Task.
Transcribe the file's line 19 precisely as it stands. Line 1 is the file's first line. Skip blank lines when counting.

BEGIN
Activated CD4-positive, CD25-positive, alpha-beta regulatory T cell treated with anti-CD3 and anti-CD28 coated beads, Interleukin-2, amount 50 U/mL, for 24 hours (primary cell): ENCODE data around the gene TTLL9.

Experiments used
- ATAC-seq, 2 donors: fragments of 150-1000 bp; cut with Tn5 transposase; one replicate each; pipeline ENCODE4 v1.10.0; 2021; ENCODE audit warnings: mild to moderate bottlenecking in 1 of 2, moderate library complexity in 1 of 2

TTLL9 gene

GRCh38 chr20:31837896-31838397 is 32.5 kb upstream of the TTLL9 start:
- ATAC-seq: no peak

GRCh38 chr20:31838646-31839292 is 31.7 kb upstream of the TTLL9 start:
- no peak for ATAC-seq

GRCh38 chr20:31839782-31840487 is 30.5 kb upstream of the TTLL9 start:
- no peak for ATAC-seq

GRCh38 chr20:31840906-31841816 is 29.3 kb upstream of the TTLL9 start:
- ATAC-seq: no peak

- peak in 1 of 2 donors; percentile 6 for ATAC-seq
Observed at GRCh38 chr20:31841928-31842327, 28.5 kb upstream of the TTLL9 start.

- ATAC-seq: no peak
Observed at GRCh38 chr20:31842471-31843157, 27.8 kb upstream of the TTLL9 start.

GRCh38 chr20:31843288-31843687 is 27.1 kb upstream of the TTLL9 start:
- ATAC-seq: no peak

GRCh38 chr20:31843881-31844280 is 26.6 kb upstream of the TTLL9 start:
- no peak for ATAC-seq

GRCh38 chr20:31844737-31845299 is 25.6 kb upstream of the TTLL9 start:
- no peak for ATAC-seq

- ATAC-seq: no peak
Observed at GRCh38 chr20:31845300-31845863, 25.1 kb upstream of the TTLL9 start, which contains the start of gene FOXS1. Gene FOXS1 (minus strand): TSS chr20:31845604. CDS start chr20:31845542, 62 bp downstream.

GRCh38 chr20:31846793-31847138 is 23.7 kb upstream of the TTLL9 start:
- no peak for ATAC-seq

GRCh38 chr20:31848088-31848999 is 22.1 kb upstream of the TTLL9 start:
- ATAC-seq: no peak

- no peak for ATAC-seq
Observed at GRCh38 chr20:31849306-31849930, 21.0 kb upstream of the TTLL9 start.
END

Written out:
GRCh38 chr20:31843881-31844280 is 26.6 kb upstream of the TTLL9 start: